GT:  You’ll get some weird stuff. I did attend one that was a stripper that attended the Gospel Principles class, and she was going to get a temple recommend. And you just kind of raise your eyebrows and go, Wow, that’s kind of an unusual lifestyle.

Have you attended Sunstone, JWHA, or MHA?  What are your thoughts?  Check out our conversation…

We duscuss Cutlerites and other Mormon schisms.

Don’t miss our previous conversations!

603: Rick’s Family History

602: South America, Heartland, Meso

601: Malay, Baja, New York

600: BoM Geography: From Middle East to Africa

 

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What’s the view of the RLDS Succession Crisis?

In the LDS Church we believe in an orderly succession from Joseph Smith to Brigham Young.  In the Reorganized Church of course they don’t accept Brigham as the prophet and instead accept Joseph Smith III.  What is the view of RLDS Succession Crisis? In this conversation with Jim Vun Cannon, a counselor in the First Presidency of the Remnant Church, we’ll learn that 16 years after Joseph Smith was killed, the Reorganized Church was established.

GT:  One of the things I want to talk a little bit about is the Succession Crisis.  As you know Joseph Smith, for those of my listeners who aren’t super familiar with church history, Joseph Smith was killed in 1844 in the Carthage Jail.  As I understand it, and correct me if I’m wrong, I believe it was another 15 or so years before—Joseph Smith III was just a young boy.  He was probably about 14 or so?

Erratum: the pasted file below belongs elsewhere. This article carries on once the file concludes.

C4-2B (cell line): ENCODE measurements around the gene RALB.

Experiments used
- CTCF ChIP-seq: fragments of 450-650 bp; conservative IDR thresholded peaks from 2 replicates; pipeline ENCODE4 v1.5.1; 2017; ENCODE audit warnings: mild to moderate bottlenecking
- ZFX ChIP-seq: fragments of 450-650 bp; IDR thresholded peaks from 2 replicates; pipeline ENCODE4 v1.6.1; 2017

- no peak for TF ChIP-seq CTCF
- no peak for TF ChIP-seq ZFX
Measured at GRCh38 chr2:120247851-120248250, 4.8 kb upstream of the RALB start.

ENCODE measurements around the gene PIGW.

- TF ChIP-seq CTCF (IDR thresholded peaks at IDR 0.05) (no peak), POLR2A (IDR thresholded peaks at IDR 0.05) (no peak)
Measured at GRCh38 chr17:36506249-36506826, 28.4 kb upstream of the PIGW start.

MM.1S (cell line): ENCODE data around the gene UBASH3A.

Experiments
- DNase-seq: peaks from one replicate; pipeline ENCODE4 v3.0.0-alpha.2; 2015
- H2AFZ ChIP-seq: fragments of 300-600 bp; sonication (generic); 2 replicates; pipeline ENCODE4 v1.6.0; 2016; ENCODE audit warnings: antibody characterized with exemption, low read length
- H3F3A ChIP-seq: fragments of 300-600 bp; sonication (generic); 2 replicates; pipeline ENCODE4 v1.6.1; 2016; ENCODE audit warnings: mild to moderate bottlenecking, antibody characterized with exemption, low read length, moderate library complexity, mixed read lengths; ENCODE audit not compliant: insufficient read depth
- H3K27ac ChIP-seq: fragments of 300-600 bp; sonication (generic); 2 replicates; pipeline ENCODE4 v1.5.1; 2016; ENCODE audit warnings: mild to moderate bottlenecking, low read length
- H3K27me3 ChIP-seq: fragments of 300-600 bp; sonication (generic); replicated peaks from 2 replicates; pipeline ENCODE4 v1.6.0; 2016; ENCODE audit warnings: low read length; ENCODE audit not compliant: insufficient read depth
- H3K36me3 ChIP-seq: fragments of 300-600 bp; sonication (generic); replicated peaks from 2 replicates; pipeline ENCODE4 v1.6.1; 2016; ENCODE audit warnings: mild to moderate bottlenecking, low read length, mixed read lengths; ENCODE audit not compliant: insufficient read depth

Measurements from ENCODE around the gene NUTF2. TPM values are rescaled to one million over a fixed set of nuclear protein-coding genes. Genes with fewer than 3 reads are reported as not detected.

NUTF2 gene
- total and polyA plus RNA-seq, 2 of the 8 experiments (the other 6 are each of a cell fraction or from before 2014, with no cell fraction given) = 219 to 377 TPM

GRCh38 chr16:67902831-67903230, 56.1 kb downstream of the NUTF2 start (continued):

Jim:  Yeah, that’s correct.  He was a young boy.

GT:  So it took about 15 years or so before Joseph Smith III felt called of God and then the Reorganized Church started in 1860.  I believe it was April 6, 1860?

Jim:  Actually that’s an interesting point.  It actually started in 1852.

GT:  Oh!

Jim:  We actually had met together, a number of people during the Succession Crisis had come together.  They organized at the apostle level, so the Second Presidency level if you will.  They had the church until the prophet came forth, and so when young Joseph came, he felt compelled to come.  That’s part of what he said, “I come by a power not of my own,” and he came to the church.  It was in April 6, 1860 and so forth.  Most people do look at that as the beginning, but honestly it was 1852, October of 1852 where they held the first general conference of the church at that point.